i completely agree……..having a rainy day fund and bulk foods just in case is always a great idea. love your blog! happy to see you again.
Definitely just being sensible!! Thanks so much xxx
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🙂 may your day be blessed.
Fantastic, automated savings are a brilliant idea and I am so glad it is working for you. I’m not sure if you are renting or paying a mortgage, but if getting close to the end of a mortgage one thing you can do is to transfer all of the dosh that went into the mortgage into a retirement fund. I did some calculations the other night so I could see how quickly this would add up with compounding interest at the average rate of return on my fund, and I was so surprised and encouraged at how it mounted up over a ten year period.
Like you I am older (50s) and didn’t start early enough due to the challenging combination of self-employment and single parenthood. I think so many of us can fall into the trap of thinking we ‘deserve’ some sort of a treat (takeaway food,holiday etc) as we are working so hard etc…But for many years now I have said to myself ‘I deserve to be able to sleep peacefully at night knowing I am debt-free and have emergency savings’. It really is the best feeling 🙂
Totally agree with you, having something tucked away incase of an emergency helps me sleep better. Unfortunately I’m renting so that is another extra expense during retirement xxx
I wonder could you buy a little flat in a cheaper area you might like to retire to? You could rent it out and that would help pay off the mortgage. Some friends have moved up north and it has saved them a lot.
Your are doing so well. Well done you.
Thanks so much xxx 🙂
Having savings (and your own money as a woman married, single or otherwise) is incredibly important to our independence and our mental wellbeing. We always think we’re financially ok until something happens and you can have the best-paying job in the world and lose it all tomorrow. Knowing there is a nest egg stashed away just in case takes the edge off things. They used to recommend the equivalent of 3 months wages but I think it’s risen to 6 given the unsturdy nature of industry these days. Putting away spare cash when you can, can also help you break the desire to spend. Saving – seeing the numbers roll up gives me much more of a buzz than going shopping for a new pair of shoes and once you’ve squashed your shopping bug, there’s all that extra money to save. I am self employed so some of these schemes aren’t open to me. I save with Marcus Bank and the Governments Help to Save scheme and have some of the current accounts that offer interest on a steady balance but I manage my own accounts and switch money around manually using a lot of spreadsheets. It’s a weird thing I enjoy doing but the outcome is much the same. Savings!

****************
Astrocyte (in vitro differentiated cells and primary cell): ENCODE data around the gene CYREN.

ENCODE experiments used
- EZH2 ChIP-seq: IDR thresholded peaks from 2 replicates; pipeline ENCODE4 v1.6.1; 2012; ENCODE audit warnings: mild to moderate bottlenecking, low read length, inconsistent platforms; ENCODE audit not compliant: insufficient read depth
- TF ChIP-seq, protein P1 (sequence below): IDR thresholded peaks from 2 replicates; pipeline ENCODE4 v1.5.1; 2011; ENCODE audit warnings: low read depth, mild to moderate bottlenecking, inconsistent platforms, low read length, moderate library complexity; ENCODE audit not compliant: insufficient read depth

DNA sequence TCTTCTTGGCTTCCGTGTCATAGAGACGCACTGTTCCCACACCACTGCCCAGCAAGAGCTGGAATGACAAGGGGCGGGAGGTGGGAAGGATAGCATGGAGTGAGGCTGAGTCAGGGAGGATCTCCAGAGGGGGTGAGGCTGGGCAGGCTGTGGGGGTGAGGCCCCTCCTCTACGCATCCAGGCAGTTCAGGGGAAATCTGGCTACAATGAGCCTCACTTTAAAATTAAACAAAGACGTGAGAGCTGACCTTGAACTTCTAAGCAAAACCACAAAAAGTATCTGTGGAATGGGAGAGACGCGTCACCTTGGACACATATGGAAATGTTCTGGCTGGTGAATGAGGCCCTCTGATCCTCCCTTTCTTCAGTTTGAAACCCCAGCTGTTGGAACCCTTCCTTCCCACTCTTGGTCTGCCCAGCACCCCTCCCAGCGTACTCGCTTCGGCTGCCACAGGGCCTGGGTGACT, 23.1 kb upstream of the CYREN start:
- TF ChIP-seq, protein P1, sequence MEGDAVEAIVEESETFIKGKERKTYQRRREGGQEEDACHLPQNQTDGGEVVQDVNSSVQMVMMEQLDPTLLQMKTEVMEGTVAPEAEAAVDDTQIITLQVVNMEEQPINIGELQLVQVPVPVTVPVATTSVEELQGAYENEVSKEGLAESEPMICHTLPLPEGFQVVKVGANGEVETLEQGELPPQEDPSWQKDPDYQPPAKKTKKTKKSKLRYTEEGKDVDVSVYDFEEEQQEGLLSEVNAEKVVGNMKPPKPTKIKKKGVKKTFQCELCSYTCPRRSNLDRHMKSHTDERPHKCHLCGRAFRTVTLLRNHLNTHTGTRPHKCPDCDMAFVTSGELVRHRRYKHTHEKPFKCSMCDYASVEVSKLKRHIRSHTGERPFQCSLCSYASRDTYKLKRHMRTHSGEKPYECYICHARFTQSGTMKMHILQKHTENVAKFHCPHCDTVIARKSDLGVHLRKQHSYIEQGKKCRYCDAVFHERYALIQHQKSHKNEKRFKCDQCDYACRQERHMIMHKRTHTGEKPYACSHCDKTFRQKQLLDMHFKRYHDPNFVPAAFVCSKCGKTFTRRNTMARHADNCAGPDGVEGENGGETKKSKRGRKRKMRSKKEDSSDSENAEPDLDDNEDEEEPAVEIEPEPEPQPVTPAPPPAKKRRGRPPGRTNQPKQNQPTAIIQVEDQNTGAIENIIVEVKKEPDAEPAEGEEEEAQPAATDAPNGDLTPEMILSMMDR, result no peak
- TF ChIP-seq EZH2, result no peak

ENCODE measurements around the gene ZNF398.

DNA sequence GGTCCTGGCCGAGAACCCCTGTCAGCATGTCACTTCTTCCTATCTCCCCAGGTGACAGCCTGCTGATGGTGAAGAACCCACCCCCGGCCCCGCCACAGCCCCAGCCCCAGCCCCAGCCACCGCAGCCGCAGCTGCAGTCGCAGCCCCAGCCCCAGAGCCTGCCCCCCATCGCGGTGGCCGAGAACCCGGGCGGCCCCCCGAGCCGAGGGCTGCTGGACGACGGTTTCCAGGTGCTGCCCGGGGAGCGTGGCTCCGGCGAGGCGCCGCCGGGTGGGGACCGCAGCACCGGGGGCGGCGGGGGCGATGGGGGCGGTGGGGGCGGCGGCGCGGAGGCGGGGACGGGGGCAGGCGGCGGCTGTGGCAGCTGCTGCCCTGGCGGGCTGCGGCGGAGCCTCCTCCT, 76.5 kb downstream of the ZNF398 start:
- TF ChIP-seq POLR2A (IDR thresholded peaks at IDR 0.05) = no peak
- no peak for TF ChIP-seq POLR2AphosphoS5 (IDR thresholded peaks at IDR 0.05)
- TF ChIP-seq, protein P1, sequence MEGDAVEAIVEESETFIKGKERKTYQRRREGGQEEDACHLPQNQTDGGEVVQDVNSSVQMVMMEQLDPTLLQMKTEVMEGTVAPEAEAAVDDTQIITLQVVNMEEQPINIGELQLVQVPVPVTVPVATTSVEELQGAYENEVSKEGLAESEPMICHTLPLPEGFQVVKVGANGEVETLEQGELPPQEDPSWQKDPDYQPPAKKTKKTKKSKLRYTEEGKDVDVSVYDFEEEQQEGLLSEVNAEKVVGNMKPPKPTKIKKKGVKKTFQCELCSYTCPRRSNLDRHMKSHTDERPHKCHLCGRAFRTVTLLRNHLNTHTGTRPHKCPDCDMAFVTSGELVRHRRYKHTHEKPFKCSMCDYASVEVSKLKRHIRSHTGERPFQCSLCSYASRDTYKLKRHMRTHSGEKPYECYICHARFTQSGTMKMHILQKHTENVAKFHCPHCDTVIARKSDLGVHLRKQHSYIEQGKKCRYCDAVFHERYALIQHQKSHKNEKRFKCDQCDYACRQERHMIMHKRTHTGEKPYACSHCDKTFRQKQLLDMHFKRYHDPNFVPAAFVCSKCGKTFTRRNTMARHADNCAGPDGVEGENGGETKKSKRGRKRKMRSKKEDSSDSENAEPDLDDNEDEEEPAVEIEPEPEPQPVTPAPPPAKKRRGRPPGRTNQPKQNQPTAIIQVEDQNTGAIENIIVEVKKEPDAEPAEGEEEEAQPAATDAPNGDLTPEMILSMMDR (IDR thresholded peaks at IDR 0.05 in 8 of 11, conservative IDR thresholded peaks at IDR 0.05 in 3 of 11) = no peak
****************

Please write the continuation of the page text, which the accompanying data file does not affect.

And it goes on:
Very interested to hear about your savings plan. This is timely reading for me as my children are grown up and going to university or looking for work so financial changes are afoot! Looking forward to seeing the rest of your blog posts. Thanks.
Not heard of these before but they sound like the type of thing I would be interested in, if not desperately in need of! Thank you for sharing, I will go investigate some more.
You are most welcome Grant! xx
Oooh both sound good! Having my savings account with my bank means it is all too easy to dip into it – so I will look at both of these!
I have also a savings account attached to my Natwest account but it only holds a few hundred £’s as its always getting dipped in to!!! PLUM doesn’t immediately transfer so there is a few days wait and Transave Credit Union is the same, infact I have to request a withdrawal form, fill it in and send it back to withdraw any of my savings so I feel that helps keep it where it should be xxx